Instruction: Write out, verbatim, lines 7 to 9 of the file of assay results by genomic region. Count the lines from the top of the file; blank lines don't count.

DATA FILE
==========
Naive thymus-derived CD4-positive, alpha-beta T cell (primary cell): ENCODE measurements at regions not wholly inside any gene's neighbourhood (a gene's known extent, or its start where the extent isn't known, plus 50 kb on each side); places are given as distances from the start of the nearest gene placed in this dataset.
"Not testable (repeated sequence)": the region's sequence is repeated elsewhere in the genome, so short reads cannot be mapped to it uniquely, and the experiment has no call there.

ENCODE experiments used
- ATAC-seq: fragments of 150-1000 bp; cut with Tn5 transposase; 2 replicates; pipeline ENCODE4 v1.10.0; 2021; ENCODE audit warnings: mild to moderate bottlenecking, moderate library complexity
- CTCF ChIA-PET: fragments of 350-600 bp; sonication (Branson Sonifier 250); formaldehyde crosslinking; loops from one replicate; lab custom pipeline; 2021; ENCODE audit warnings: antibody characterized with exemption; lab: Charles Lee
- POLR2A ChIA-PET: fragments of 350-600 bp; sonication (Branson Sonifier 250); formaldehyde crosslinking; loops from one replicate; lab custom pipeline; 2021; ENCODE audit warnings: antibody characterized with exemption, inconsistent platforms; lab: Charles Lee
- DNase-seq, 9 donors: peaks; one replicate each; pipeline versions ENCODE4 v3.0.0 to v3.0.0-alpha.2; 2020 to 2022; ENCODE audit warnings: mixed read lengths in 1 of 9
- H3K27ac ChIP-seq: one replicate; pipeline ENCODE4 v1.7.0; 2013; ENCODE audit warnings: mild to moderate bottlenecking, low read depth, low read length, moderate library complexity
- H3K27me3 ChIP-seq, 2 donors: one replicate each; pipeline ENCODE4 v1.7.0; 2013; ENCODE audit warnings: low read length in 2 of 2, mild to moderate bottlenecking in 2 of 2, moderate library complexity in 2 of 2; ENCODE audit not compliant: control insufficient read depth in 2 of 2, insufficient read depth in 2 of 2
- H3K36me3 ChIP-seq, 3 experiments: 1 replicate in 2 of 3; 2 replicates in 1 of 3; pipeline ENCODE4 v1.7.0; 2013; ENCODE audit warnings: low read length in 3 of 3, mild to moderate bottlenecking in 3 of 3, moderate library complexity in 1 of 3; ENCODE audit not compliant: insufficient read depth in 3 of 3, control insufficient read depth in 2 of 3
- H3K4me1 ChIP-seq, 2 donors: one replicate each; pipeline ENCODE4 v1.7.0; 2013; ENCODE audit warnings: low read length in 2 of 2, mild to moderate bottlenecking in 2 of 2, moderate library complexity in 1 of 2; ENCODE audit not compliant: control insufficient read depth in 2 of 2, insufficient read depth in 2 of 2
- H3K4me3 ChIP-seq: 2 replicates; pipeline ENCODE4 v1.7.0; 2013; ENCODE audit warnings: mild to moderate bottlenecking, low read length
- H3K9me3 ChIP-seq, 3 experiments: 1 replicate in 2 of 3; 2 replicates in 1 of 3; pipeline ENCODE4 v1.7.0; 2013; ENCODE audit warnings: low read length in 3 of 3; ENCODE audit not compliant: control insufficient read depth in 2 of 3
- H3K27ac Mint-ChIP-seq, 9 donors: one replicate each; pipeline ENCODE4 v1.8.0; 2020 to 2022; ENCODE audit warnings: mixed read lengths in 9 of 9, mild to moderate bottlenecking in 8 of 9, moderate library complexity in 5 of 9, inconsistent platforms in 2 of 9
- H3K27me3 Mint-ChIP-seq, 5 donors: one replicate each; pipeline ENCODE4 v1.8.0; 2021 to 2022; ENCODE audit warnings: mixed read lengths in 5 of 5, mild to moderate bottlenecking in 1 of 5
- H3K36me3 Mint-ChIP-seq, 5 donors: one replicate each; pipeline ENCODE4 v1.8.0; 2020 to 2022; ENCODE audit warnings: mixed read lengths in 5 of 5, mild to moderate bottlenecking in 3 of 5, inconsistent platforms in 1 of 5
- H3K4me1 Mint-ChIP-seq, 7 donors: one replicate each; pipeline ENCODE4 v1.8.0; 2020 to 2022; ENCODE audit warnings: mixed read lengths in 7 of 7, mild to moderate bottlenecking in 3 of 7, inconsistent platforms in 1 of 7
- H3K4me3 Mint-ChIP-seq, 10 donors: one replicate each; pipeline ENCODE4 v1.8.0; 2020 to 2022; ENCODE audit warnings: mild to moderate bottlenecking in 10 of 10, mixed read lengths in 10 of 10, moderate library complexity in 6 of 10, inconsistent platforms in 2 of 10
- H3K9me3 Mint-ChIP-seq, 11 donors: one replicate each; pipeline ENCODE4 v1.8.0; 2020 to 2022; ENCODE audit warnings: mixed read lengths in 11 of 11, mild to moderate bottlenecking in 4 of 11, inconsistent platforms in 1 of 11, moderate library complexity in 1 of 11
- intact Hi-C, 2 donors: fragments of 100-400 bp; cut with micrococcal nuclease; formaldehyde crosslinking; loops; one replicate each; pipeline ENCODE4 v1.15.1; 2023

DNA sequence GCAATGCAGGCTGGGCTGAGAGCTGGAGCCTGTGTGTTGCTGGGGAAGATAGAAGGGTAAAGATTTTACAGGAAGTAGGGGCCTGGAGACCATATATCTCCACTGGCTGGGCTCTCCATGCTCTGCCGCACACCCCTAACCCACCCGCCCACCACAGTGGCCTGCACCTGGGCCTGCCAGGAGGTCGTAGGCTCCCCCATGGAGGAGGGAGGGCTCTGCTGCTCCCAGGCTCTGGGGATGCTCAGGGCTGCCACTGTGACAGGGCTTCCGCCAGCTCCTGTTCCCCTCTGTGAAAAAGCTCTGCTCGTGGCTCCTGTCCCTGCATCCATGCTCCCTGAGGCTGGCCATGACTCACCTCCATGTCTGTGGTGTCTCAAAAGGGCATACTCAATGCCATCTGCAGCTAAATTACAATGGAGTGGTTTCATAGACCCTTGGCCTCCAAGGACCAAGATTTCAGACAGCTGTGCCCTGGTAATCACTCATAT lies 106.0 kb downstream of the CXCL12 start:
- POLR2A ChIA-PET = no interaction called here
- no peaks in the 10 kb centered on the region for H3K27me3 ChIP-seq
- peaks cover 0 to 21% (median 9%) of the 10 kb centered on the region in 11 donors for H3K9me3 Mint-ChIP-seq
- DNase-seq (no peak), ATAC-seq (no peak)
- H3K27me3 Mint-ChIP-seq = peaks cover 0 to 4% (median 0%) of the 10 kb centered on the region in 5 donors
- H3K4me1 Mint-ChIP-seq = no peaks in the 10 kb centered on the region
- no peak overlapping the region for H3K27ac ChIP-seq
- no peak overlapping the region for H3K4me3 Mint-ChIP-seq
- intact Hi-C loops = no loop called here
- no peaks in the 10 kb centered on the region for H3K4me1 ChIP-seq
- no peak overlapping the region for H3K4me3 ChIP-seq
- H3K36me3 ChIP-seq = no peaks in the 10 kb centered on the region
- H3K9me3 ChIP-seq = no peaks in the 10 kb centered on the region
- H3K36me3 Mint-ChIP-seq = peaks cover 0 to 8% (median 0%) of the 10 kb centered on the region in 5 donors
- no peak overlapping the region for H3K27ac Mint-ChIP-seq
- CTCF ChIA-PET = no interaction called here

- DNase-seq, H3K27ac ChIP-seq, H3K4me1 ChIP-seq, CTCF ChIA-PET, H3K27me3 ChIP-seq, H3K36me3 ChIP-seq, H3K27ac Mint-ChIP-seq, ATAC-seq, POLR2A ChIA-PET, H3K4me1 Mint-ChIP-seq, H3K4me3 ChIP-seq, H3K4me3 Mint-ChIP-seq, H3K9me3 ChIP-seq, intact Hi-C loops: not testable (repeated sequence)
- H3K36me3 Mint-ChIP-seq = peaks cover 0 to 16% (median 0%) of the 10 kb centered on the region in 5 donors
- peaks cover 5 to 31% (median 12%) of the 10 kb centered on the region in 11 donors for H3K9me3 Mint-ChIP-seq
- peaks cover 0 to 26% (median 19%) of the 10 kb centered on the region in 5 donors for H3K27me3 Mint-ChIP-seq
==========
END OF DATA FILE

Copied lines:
- DNase-seq, 9 donors: peaks; one replicate each; pipeline versions ENCODE4 v3.0.0 to v3.0.0-alpha.2; 2020 to 2022; ENCODE audit warnings: mixed read lengths in 1 of 9
- H3K27ac ChIP-seq: one replicate; pipeline ENCODE4 v1.7.0; 2013; ENCODE audit warnings: mild to moderate bottlenecking, low read depth, low read length, moderate library complexity
- H3K27me3 ChIP-seq, 2 donors: one replicate each; pipeline ENCODE4 v1.7.0; 2013; ENCODE audit warnings: low read length in 2 of 2, mild to moderate bottlenecking in 2 of 2, moderate library complexity in 2 of 2; ENCODE audit not compliant: control insufficient read depth in 2 of 2, insufficient read depth in 2 of 2